**Not providing assessments for learning disabilities and proper support for equitable access to education is a systemic failure that punishes children for how their brain is wired and has repercussions for the rest of their life, their children’s life, their children after them, and for all of us as a society. Children don’t live in a silo. When children are struggling in school, it affects every single member of the family.  When children succeed in school, it affects every single member of the family.

The Non-Death Loss for Parents of Disabled Children in Education, All Over this Province



Do you ever just get so tired of walking through the verbal minefield when talking to some school administration? It can be so exhausting. I came out of one meeting and wondered what in the world just happened in there???

Sometimes I feel like I have been taken by some scammer.

Or I just donated to some fraud non-profit organization?

What exotic trip did I just sign up for?

I think we should show up to our meetings with a court reporter.

Set up cameras like in those crime interrogation documentaries.

We’ll all show up in outfits like we just telephoned into The Matrix. Neo, we’re in.

All kidding aside, if you have a serious meeting ahead…drink your coffee before you attend. You’ll need to be on the ball.

Not all levels of advocacy reach this kind of intensity, but if and when they do…you’re not alone.

What emotionally hits me is that when my kids started kindergarten and I remember those visual memories of them entering the classroom for the first time, all of the emotions of your kids growing up, attending their first day of school…NEVER, never, ever did I ever in a million years, think I would end up in the position to be emailing lawyers. Never!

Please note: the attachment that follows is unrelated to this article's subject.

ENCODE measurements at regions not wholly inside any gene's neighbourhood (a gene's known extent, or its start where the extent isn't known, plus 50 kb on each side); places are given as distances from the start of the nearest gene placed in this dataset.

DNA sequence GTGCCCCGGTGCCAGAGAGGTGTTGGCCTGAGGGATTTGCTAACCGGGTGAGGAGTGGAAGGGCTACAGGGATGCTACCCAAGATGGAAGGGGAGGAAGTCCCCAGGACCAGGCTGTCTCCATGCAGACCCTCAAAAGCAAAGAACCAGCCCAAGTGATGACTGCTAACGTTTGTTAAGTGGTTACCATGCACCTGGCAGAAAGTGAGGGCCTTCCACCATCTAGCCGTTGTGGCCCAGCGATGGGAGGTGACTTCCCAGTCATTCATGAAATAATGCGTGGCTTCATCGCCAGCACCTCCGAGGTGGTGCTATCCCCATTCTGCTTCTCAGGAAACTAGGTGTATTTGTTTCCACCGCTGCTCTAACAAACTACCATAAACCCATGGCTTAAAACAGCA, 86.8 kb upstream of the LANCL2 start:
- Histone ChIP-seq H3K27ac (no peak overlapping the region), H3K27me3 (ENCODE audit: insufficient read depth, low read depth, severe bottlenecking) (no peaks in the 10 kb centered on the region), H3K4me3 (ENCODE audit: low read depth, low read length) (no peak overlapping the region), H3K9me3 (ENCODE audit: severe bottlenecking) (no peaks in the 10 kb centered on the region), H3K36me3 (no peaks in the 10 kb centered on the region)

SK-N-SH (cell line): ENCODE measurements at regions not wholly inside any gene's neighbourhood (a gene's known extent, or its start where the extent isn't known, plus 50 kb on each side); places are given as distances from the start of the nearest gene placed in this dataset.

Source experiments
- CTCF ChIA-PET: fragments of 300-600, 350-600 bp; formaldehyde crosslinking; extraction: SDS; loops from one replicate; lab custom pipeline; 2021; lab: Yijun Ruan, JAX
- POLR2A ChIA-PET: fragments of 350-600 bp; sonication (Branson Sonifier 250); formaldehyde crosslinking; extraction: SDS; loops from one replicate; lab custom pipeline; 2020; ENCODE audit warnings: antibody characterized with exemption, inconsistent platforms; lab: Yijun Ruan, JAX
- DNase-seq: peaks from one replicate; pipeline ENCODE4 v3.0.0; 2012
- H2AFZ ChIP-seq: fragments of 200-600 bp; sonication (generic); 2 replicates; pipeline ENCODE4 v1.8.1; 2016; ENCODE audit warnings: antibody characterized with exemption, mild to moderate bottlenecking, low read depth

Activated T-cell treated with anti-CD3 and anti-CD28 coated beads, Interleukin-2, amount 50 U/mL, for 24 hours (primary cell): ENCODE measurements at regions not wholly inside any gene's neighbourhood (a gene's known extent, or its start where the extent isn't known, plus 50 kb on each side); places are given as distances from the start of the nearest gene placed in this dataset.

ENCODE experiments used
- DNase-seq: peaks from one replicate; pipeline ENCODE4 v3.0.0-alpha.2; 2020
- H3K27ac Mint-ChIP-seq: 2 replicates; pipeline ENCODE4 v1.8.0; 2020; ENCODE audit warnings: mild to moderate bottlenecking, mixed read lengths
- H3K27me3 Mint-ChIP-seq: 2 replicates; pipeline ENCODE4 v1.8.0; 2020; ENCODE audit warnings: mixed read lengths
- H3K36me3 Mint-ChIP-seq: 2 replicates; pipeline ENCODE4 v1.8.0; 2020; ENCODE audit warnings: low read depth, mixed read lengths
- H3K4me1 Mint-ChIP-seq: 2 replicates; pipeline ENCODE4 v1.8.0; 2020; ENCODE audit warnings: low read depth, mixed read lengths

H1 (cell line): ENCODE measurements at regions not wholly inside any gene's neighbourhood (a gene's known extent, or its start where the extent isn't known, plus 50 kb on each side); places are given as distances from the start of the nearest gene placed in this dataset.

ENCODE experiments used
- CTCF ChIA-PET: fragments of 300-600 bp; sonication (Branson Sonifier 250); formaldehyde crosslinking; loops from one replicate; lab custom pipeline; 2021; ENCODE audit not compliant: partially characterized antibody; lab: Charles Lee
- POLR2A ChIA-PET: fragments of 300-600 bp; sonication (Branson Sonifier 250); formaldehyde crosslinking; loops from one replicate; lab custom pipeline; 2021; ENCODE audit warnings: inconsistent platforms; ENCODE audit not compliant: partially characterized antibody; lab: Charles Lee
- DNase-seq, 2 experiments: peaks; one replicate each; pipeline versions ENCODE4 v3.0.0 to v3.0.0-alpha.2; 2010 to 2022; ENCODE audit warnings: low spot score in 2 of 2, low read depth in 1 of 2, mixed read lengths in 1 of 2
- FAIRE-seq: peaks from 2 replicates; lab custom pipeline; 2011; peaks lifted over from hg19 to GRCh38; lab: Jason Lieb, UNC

And yet…here I am.

There is a sadness to that. A non-death loss. We lose the innocence and naivety that parents of non-disabled children experience. We know exactly how oppressive the system is. There is grief around that. Why can’t I think public education is sunshine and lollipops too?

Do you take the red pill or blue pill? Do you find out about the reality of public education or do you live in blissful ignorance? If you have a child with a disability, you don’t get a choice. It’s made for you.

I was a secretary at a couple of schools and it was amazing to me, how many parents of non-disabled children didn’t even know the name of their child’s teacher. Seriously.

I on other hand, can recite school legislation, explain the difference between Ministry of Education policy and the Human Rights Code, and define the loopholes in a variety of external complaint processes.

This isn’t what I thought it was going to be like. 

This is a loss that needs to be validated. The loss of innocence.

I am not the only one.

To the parent in the Facebook group who coined the term PTSD – “Post Traumatic School Disorder”. That’s a good one!

5 stages of grieving.

Denial – “Oh the system isn’t that bad…we must just be having a rough year. They aren’t ignoring my emails, they just are really busy.”

Anger – “What the #$@% is going on here, is this for real!?!?”

Bargaining – “I just want to have an honest conversation; I’ll even sign an NDA”

Depression – “What’s the point. Things will never change.”

Acceptance. – “I don’t care, I am filing anyways. Every little bit helps.”

Focusing on the negativity of everything is going to get us nowhere. However, toxic positivity and not even acknowledging the pain isn’t healthy either.

How many parents have gone through the stages of grief? Denial. Anger. Bargaining. Depression. Acceptance. What stage are you in?

Let’s sit here together and acknowledge what this feels like.